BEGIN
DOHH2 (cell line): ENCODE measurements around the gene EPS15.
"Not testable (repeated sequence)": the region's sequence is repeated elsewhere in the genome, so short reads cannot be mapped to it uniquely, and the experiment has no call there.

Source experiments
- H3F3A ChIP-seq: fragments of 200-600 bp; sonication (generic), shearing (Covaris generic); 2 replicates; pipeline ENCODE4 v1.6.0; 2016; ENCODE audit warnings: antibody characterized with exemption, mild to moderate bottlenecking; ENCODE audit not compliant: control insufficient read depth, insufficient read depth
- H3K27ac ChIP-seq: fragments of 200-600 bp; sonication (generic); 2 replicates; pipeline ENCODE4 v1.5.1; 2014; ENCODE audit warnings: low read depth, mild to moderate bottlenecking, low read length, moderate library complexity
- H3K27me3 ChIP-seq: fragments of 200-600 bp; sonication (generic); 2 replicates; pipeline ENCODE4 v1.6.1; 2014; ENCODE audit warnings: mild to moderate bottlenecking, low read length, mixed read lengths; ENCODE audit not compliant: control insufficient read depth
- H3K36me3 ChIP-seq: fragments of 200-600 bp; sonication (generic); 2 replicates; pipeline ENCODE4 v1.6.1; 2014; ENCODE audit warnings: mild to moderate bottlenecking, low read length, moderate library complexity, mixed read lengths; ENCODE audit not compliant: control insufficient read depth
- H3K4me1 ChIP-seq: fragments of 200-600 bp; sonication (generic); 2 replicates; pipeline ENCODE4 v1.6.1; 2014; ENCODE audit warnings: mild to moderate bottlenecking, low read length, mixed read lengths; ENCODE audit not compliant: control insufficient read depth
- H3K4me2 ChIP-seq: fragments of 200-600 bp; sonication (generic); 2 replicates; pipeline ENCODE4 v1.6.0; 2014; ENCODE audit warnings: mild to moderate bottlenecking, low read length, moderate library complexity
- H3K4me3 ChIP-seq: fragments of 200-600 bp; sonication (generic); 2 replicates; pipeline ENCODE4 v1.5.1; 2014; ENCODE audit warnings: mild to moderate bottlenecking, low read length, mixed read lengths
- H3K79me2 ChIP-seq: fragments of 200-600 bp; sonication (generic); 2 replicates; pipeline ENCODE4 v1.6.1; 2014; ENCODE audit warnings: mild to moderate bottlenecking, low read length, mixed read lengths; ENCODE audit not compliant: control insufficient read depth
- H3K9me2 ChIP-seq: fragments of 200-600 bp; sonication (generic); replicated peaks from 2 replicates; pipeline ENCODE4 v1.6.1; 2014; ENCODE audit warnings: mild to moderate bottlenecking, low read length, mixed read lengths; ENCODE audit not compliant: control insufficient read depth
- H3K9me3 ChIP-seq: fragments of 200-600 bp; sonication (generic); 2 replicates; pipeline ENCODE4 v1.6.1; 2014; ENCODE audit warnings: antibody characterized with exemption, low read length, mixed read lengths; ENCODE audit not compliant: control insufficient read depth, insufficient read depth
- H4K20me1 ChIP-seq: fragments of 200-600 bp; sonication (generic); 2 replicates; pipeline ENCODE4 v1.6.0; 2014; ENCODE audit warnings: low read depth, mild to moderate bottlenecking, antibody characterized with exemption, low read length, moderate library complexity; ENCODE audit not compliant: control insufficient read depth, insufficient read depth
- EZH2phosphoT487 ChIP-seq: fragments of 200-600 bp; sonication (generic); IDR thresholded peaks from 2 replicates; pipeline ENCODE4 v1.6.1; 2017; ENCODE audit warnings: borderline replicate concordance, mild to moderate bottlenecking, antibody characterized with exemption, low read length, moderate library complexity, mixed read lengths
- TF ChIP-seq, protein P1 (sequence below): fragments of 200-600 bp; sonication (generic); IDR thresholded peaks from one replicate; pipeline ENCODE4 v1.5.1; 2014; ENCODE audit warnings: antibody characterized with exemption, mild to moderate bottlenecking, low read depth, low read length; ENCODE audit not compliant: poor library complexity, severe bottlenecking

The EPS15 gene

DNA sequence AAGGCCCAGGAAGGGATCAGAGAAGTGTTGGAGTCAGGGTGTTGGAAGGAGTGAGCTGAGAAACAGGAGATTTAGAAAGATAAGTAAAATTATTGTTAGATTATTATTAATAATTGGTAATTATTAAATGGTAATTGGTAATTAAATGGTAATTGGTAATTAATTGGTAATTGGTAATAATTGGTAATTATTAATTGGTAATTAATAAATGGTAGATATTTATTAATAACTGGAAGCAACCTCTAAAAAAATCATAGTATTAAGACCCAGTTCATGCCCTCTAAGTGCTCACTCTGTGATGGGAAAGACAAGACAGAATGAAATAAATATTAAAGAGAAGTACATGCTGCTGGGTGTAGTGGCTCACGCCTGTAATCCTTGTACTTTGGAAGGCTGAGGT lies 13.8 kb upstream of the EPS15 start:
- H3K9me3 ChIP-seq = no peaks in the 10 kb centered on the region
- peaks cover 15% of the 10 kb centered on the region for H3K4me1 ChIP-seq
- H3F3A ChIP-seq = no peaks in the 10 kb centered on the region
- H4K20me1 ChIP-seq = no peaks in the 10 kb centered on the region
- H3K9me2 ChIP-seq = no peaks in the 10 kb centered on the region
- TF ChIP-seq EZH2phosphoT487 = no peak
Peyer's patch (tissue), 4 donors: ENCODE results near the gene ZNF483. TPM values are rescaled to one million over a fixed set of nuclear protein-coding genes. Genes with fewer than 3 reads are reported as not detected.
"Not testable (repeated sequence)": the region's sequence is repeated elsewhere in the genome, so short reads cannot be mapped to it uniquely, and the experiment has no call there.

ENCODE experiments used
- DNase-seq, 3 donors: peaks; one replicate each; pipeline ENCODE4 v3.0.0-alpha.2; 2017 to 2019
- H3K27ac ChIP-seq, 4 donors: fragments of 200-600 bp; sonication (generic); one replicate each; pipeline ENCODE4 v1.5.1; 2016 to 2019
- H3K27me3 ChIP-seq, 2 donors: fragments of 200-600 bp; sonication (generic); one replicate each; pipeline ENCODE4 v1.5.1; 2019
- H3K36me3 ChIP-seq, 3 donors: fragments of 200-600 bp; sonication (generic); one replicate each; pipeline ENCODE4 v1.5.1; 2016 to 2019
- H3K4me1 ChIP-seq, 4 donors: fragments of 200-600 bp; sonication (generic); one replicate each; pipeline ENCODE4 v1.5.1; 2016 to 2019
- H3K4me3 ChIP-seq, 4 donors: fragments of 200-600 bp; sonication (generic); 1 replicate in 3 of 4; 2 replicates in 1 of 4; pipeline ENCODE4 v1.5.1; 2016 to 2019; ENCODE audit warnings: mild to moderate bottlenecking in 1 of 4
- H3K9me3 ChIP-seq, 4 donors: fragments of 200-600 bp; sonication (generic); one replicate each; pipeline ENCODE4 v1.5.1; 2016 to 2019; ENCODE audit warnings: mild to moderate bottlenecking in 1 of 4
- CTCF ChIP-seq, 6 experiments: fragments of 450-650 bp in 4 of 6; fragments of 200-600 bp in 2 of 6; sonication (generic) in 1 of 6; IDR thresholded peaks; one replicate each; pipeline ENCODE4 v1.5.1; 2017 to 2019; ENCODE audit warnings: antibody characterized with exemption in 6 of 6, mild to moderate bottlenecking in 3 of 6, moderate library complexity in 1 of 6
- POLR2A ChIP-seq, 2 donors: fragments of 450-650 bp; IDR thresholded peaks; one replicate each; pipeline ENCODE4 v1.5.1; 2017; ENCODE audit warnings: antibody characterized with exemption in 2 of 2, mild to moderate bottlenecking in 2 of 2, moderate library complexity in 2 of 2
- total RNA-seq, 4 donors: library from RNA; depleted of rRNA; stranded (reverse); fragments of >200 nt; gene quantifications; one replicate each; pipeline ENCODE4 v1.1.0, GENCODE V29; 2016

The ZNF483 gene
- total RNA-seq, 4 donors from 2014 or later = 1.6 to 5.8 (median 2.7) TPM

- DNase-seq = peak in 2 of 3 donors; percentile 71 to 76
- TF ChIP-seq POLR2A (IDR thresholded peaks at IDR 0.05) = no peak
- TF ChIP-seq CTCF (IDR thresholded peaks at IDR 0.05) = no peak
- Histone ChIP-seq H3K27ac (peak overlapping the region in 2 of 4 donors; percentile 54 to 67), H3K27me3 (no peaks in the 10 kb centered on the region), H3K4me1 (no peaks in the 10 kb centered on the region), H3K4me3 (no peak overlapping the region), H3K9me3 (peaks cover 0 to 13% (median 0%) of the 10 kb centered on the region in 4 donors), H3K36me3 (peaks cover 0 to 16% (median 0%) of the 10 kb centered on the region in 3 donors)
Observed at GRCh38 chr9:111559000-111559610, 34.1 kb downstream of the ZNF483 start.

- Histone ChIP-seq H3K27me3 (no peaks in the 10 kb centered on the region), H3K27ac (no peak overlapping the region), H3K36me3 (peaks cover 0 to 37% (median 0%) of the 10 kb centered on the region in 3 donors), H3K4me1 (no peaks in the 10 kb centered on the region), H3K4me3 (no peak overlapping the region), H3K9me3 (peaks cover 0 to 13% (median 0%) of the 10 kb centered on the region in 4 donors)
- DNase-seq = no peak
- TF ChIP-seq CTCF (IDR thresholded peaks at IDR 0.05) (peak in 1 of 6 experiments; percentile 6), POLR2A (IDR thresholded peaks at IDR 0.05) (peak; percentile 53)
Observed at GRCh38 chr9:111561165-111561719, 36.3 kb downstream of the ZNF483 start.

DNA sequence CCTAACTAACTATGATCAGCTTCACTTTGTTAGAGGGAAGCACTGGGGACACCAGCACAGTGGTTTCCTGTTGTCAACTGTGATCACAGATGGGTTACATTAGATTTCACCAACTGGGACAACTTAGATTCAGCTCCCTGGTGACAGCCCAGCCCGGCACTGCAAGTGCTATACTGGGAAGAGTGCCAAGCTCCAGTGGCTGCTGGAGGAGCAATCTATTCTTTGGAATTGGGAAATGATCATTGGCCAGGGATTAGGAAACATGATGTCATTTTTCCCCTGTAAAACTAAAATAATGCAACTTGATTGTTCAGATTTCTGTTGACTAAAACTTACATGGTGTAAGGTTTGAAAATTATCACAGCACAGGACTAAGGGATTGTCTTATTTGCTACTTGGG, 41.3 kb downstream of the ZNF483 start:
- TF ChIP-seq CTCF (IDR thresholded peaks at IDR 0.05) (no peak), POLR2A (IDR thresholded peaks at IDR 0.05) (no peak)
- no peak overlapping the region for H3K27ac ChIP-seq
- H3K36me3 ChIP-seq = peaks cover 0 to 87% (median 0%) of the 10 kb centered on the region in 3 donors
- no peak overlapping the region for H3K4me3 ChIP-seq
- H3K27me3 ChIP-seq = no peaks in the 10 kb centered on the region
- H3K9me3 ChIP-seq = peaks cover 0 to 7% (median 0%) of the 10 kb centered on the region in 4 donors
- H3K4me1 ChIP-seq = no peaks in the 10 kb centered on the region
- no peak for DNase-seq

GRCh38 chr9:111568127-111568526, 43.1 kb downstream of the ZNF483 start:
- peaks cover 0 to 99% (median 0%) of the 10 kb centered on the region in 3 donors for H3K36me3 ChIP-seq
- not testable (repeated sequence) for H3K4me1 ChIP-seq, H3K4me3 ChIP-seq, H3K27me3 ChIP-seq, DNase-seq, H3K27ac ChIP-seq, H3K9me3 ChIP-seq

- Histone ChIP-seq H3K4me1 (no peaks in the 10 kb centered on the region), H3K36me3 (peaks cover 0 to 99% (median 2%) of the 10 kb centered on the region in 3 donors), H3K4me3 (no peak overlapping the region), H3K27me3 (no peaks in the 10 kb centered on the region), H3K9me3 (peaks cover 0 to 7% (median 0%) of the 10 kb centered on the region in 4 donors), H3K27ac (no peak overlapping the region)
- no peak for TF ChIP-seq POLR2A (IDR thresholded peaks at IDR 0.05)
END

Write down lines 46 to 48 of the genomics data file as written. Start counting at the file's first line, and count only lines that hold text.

- DNase-seq = no peak
- TF ChIP-seq CTCF (IDR thresholded peaks at IDR 0.05) (peak in 1 of 6 experiments; percentile 6), POLR2A (IDR thresholded peaks at IDR 0.05) (peak; percentile 53)
Observed at GRCh38 chr9:111561165-111561719, 36.3 kb downstream of the ZNF483 start.